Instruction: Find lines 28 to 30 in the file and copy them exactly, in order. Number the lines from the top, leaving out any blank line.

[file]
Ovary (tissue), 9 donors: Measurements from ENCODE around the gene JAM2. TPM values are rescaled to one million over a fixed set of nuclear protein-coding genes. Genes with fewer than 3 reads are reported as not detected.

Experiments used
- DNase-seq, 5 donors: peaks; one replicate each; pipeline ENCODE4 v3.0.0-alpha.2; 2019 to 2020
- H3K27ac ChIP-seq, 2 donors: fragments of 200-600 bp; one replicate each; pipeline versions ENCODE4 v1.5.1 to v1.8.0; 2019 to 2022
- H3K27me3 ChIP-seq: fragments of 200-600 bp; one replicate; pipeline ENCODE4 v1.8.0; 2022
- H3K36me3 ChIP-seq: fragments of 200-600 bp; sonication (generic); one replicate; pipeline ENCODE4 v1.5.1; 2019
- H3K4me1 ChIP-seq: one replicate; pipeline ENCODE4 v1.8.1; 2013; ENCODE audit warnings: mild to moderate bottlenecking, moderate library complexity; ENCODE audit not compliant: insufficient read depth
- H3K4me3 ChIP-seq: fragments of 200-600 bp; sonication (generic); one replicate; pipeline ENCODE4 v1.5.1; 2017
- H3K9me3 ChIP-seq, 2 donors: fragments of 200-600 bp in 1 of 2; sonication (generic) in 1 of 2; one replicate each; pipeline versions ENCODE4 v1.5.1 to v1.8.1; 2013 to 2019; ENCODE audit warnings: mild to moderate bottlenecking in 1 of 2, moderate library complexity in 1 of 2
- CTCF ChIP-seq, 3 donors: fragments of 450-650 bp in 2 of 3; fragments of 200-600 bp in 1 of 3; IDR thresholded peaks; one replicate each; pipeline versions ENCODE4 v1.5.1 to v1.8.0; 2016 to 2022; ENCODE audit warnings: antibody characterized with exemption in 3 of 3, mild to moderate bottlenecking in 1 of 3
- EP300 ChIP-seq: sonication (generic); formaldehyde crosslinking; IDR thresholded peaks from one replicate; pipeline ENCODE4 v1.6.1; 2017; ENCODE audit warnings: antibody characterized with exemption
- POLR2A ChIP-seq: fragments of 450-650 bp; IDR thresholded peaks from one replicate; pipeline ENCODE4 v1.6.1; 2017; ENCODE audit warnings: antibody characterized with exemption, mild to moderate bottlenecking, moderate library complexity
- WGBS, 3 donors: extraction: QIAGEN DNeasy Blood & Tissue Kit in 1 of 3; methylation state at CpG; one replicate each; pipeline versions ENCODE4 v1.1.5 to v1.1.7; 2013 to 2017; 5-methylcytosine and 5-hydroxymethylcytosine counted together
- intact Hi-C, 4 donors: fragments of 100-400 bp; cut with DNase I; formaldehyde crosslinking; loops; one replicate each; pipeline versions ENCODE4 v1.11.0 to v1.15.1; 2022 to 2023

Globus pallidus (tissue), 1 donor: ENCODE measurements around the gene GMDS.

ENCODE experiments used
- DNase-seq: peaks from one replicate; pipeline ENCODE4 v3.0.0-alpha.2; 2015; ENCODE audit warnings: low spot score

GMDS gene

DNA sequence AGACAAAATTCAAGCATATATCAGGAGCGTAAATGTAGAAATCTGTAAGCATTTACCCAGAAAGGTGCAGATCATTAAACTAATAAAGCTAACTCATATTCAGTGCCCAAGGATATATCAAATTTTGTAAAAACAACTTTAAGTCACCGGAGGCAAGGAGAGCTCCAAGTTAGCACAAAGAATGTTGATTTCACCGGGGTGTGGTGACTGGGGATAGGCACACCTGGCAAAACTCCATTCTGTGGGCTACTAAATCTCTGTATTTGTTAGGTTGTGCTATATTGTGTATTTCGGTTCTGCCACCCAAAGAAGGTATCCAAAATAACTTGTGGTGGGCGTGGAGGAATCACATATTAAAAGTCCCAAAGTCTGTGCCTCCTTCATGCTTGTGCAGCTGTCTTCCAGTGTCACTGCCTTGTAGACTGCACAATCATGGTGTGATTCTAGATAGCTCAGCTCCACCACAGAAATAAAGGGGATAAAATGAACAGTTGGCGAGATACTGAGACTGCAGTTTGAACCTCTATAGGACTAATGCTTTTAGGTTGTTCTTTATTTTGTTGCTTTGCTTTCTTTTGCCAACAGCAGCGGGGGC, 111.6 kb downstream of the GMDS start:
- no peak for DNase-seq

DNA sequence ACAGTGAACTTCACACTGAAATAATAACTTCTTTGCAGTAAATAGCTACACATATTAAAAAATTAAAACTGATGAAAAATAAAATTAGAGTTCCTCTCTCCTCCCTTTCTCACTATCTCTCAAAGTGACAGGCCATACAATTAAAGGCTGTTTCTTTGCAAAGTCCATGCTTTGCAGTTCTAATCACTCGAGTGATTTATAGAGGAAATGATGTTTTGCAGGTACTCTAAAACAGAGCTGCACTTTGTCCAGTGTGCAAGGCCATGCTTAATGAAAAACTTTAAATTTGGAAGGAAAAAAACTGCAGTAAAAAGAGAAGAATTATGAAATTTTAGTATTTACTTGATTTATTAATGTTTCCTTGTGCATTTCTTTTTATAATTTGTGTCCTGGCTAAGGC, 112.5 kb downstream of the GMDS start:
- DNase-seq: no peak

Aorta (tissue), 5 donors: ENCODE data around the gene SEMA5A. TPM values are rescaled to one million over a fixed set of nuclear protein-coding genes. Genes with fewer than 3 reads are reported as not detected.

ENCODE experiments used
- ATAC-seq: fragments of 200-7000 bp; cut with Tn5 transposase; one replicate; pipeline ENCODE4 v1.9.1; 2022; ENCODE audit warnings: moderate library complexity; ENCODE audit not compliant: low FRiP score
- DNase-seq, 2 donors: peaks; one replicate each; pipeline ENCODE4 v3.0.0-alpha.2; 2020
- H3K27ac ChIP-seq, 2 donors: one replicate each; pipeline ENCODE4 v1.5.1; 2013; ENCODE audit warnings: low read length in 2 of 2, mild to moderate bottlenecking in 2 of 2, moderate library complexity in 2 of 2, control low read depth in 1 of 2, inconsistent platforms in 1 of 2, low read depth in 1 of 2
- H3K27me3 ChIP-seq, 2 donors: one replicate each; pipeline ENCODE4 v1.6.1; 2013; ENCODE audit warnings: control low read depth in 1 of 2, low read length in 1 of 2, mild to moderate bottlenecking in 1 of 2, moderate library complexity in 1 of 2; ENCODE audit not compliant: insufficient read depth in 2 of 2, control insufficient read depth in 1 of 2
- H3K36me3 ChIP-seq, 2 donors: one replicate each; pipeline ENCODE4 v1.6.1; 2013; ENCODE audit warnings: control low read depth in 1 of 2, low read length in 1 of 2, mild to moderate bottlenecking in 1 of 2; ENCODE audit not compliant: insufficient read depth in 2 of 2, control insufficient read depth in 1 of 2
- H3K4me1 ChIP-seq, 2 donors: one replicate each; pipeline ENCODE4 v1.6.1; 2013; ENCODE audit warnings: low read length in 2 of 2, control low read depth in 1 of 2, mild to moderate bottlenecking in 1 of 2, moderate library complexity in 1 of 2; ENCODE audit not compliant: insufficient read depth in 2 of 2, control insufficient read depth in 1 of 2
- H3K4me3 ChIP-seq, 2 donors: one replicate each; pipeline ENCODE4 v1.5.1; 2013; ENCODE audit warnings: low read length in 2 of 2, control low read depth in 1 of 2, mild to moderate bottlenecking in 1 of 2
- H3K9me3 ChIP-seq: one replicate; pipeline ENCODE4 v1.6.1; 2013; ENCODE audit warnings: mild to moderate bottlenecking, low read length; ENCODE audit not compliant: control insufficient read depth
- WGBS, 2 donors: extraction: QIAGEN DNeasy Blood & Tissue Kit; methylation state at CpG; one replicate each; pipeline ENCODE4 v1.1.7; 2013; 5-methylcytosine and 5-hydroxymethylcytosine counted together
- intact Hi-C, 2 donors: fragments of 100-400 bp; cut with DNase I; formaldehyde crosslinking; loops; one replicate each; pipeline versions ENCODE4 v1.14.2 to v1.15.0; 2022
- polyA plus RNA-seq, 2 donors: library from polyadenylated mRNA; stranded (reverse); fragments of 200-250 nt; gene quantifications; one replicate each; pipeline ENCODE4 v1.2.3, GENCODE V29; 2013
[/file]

- H3K27me3 ChIP-seq, 2 donors: one replicate each; pipeline ENCODE4 v1.6.1; 2013; ENCODE audit warnings: control low read depth in 1 of 2, low read length in 1 of 2, mild to moderate bottlenecking in 1 of 2, moderate library complexity in 1 of 2; ENCODE audit not compliant: insufficient read depth in 2 of 2, control insufficient read depth in 1 of 2
- H3K36me3 ChIP-seq, 2 donors: one replicate each; pipeline ENCODE4 v1.6.1; 2013; ENCODE audit warnings: control low read depth in 1 of 2, low read length in 1 of 2, mild to moderate bottlenecking in 1 of 2; ENCODE audit not compliant: insufficient read depth in 2 of 2, control insufficient read depth in 1 of 2
- H3K4me1 ChIP-seq, 2 donors: one replicate each; pipeline ENCODE4 v1.6.1; 2013; ENCODE audit warnings: low read length in 2 of 2, control low read depth in 1 of 2, mild to moderate bottlenecking in 1 of 2, moderate library complexity in 1 of 2; ENCODE audit not compliant: insufficient read depth in 2 of 2, control insufficient read depth in 1 of 2